<i>Diamond Head</i> (film) 1963 film by Guy Green

Diamond Head is a 1963 Eastmancolor drama romance film starring Charlton Heston, Yvette Mimieux, George Chakiris, and James Darren, directed by Guy Green, and released by Columbia Pictures. The original music score was composed by John Williams, Hugo Winterhalter composed the theme, and Darren sang the title song. The soundtrack album was released by Colpix Records. It was released on compact disc in 2006 by Film Score Monthly paired with Lalo Schifrin'sGone with the Wave

The Motion Picture & Television Country House and Hospital is a retirement community, with individual cottages, and a fully licensed, acute-care hospital, located at 23388 Mulholland Drive in the Woodland Hills neighborhood of Los Angeles, in the U.S. state of California. It is a service of the Motion Picture & Television Fund ("MPTF"), and provides services for members of the motion picture and television industry.

Pneumonia Infection of the lungs

Pneumonia is an inflammatory condition of the lung affecting primarily the small air sacs known as alveoli. Typically symptoms include some combination of productive or dry cough, chest pain, fever, and trouble breathing. Severity is variable.

She is interred in the Freedom Mausoleum at Forest Lawn Glendale.


Dove has a star on the Hollywood Walk of Fame located at 6351 Hollywood Blvd. Jazz singer Billie Holiday took her professional pseudonym from Dove as an admirer of the actress. [8]


1921 Get-Rich-Quick Wallingford Dorothy Wellspresumed lost
At the Stage Door Mary Mathewspresumed lost
1922 Polly of the Follies Alysia Potterpresumed lost
Beyond the Rainbow Marion Taylor
Youth to Youth Eve Allisonpresumed lost
One Week of LoveBathing Party Guestuncredited
1923 All the Brothers Were Valiant Priscilla Holtincomplete; Filmmuseum Nederlands
Madness of YouthNanette Benningpresumed lost
Soft Boiled The Girl
The Lone Star Ranger Helen Longstrethpresumed lost
The Thrill Chaser Olala Ussanextant; UCLA Film and TV, four out of five reels
1924 On Time Helen Hendonpresumed lost
Try and Get It Rhoda Perrinpresumed lost
Yankee Madness Dolorespresumed lost
Wanderer of the Wasteland Ruth Vireylost
The Roughneck Felicity Ardenpresumed lost
The Folly of Vanity Alice
1925 The Air Mail Alice Rendonincomplete at Library of Congress
The Light of Western Stars Madeleine Hammondlost
Wild Horse Mesa Sue Melberne
The Lucky Horseshoe Eleanor Huntpresumed lost
The Fighting Heart Doris Andersonlost
The Ancient Highway Antoinette St. Iveslost
1926 The Black Pirate Princess Isobel
The Lone Wolf Returns Marcia Mayfair
The Marriage Clause Sylvia Jordanincomplete at Library of Congress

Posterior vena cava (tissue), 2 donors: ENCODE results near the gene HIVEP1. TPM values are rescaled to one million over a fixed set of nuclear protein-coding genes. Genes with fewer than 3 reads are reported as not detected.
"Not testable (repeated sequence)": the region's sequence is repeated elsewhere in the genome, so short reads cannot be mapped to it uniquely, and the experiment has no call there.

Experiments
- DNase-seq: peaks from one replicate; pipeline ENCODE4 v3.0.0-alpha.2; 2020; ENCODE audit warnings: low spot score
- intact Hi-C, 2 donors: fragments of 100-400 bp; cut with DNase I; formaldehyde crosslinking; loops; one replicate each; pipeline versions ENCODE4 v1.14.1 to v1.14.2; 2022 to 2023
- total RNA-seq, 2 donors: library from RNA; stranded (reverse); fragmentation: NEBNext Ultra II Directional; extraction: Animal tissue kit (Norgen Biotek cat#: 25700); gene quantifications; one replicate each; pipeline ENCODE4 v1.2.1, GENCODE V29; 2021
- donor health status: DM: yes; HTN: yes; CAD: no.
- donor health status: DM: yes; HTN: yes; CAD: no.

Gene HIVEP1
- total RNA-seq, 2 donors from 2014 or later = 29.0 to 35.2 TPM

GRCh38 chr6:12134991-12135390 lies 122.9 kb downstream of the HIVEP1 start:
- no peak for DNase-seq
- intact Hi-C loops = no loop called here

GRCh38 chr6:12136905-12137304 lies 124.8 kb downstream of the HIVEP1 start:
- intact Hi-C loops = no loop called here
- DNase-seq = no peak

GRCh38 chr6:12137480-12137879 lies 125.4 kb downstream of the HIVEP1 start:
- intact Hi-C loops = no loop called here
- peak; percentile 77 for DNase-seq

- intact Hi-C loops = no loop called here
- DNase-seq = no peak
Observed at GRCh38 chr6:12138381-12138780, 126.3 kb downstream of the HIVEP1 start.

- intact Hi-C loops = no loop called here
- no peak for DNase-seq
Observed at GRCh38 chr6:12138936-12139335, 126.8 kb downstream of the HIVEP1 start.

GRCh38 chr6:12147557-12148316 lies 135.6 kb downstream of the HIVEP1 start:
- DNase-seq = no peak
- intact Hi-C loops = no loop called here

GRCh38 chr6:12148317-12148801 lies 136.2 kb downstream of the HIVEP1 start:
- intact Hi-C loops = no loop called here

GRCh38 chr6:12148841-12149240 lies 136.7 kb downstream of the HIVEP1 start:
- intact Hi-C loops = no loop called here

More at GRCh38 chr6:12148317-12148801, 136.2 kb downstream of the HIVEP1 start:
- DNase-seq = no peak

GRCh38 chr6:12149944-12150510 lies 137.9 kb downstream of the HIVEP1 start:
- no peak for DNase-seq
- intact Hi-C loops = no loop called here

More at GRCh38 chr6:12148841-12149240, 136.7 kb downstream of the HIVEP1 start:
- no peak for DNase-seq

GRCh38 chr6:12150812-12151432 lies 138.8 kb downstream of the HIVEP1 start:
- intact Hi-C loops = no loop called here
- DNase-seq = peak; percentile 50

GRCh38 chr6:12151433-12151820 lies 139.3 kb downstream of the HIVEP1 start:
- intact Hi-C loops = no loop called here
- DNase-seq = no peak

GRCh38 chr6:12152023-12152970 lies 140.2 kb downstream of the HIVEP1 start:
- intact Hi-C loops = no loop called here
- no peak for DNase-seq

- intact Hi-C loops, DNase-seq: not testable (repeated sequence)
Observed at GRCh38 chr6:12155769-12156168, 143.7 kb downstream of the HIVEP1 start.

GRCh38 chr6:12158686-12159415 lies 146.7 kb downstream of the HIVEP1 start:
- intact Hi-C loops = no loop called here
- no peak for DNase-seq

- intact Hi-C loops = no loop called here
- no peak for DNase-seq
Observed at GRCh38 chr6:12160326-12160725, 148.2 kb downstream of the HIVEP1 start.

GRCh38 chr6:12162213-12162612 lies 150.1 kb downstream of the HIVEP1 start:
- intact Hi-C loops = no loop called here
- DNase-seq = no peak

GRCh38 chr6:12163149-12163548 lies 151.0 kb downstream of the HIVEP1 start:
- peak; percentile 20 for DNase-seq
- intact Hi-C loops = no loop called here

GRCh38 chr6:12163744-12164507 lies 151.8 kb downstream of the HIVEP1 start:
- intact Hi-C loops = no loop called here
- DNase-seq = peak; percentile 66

Kid Boots Eleanore Belmore
1927 An Affair of the Follies Tamaralost
Sensation Seekers Luena "Egypt" Hagen
The Tender Hour Marcia Kane
The Stolen Bride Sari
The American Beauty Millicent Howardlost
The Love Mart Antoinette Frobellelost
1928 The Heart of a Follies Girl Teddy O'Daypresumed lost
Yellow Lily Judith Peredy
Night Watch Yvonne Corlaix
Adoration Elena
1929 Careers Hélène Gromairelost
The Man and the Moment Joan Winslow
Her Private Life Lady Helen Haden
The Painted Angel Mammie Hudlerlost; Vitaphone track survives
1930 The Other Tomorrow Edith Larrisonlost
A Notorious Affair Patricia Hanley
Sweethearts and Wives Femme de Chambre
One Night at Susie's Mary Martin
1931 The Lady Who Dared Margaret Townsend
The Age for Love Jean Hurtlost
1932 Cock of the Air Lili de Rosseau
Blondie of the Follies Lottie
1962 Diamond Head HerselfCameo role

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  1. Other sources including the California registry of births and deaths cite 1900 or 1901 as her year of birth, although the 1910 census supports 1903 as her year of birth, as does her entry in the New York City Birth Registry.
  2. Drew, William M. Billie Dove profile Archived July 24, 2008, at the Wayback Machine , The Lady in the Main Title: On the Twenties and Thirties. Vestal Press, 1997.
  3. Wagner, Bruce. "Moving Pictures", Annals of Hollywood, The New Yorker. July 20, 1998, p. 54.
  4. Dietrich, Noah; Thomas, Bob (1972). Howard, The Amazing Mr. Hughes. Greenwich: Fawcett Publications, Inc. p. 89.
  5. Obituary, New York Times, January 6, 1998.
  6. Los Angeles Times: "Gail Adelson; Hostess, Home Designer to the Stars" by Myrna Oliver February 22, 1999
  7. "Billie Dove (1903–1997)", Retrieved February 17, 2015.
  8. Kliment, Bud. Billie Holiday . Holloway House Publishing, 1990, p. 29. ISBN   978-0-87067-561-4.